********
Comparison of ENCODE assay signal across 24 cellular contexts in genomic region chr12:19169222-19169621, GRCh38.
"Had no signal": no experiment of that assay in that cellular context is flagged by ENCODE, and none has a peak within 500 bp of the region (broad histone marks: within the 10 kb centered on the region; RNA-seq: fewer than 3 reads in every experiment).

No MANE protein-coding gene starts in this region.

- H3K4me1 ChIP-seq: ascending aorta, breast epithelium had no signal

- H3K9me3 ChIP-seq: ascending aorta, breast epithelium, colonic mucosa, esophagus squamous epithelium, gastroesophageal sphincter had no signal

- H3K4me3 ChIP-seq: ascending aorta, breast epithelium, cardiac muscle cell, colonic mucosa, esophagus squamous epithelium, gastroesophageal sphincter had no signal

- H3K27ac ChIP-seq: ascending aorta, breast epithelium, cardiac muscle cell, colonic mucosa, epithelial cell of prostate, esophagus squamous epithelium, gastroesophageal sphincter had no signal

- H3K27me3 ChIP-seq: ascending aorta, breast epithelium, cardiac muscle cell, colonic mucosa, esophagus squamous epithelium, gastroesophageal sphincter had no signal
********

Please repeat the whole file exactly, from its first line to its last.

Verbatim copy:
Comparison of ENCODE assay signal across 24 cellular contexts in genomic region chr12:19169222-19169621, GRCh38.
"Had no signal": no experiment of that assay in that cellular context is flagged by ENCODE, and none has a peak within 500 bp of the region (broad histone marks: within the 10 kb centered on the region; RNA-seq: fewer than 3 reads in every experiment).

No MANE protein-coding gene starts in this region.

- H3K4me1 ChIP-seq: ascending aorta, breast epithelium had no signal

- H3K9me3 ChIP-seq: ascending aorta, breast epithelium, colonic mucosa, esophagus squamous epithelium, gastroesophageal sphincter had no signal

- H3K4me3 ChIP-seq: ascending aorta, breast epithelium, cardiac muscle cell, colonic mucosa, esophagus squamous epithelium, gastroesophageal sphincter had no signal

- H3K27ac ChIP-seq: ascending aorta, breast epithelium, cardiac muscle cell, colonic mucosa, epithelial cell of prostate, esophagus squamous epithelium, gastroesophageal sphincter had no signal

- H3K27me3 ChIP-seq: ascending aorta, breast epithelium, cardiac muscle cell, colonic mucosa, esophagus squamous epithelium, gastroesophageal sphincter had no signal